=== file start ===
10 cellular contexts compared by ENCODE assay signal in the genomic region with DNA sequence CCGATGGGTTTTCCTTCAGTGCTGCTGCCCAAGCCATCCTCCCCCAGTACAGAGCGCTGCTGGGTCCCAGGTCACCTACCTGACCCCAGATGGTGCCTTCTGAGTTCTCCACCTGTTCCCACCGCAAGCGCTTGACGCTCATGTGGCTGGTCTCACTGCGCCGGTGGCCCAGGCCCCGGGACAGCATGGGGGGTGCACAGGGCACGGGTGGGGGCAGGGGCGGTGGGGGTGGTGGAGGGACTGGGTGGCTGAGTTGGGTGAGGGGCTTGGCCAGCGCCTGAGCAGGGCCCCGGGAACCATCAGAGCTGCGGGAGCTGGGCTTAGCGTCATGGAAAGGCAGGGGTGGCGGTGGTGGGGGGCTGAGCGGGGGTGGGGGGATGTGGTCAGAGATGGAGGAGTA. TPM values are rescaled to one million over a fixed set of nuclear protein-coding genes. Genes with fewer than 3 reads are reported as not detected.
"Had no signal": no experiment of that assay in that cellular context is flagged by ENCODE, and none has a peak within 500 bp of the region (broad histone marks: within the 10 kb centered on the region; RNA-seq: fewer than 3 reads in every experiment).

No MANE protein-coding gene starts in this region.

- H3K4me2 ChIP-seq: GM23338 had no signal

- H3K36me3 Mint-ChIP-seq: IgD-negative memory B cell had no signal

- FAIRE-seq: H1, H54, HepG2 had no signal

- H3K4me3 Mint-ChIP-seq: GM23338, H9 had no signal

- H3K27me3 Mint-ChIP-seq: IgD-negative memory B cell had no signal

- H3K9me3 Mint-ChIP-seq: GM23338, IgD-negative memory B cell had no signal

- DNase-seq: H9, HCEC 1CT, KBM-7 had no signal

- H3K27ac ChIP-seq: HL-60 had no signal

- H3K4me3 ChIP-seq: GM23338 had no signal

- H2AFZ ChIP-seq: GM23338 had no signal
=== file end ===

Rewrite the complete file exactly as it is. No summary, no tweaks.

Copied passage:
10 cellular contexts compared by ENCODE assay signal in the genomic region with DNA sequence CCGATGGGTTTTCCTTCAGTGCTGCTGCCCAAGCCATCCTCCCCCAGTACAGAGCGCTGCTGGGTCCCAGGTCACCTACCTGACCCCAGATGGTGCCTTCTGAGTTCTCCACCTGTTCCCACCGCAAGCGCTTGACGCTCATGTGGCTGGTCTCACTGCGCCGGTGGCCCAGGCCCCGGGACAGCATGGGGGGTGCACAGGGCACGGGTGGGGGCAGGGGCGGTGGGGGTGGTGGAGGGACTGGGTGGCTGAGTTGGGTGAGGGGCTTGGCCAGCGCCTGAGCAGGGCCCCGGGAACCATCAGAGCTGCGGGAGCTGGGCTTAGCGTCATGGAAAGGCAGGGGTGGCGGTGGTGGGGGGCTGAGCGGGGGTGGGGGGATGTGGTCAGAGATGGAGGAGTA. TPM values are rescaled to one million over a fixed set of nuclear protein-coding genes. Genes with fewer than 3 reads are reported as not detected.
"Had no signal": no experiment of that assay in that cellular context is flagged by ENCODE, and none has a peak within 500 bp of the region (broad histone marks: within the 10 kb centered on the region; RNA-seq: fewer than 3 reads in every experiment).

No MANE protein-coding gene starts in this region.

- H3K4me2 ChIP-seq: GM23338 had no signal

- H3K36me3 Mint-ChIP-seq: IgD-negative memory B cell had no signal

- FAIRE-seq: H1, H54, HepG2 had no signal

- H3K4me3 Mint-ChIP-seq: GM23338, H9 had no signal

- H3K27me3 Mint-ChIP-seq: IgD-negative memory B cell had no signal

- H3K9me3 Mint-ChIP-seq: GM23338, IgD-negative memory B cell had no signal

- DNase-seq: H9, HCEC 1CT, KBM-7 had no signal

- H3K27ac ChIP-seq: HL-60 had no signal

- H3K4me3 ChIP-seq: GM23338 had no signal

- H2AFZ ChIP-seq: GM23338 had no signal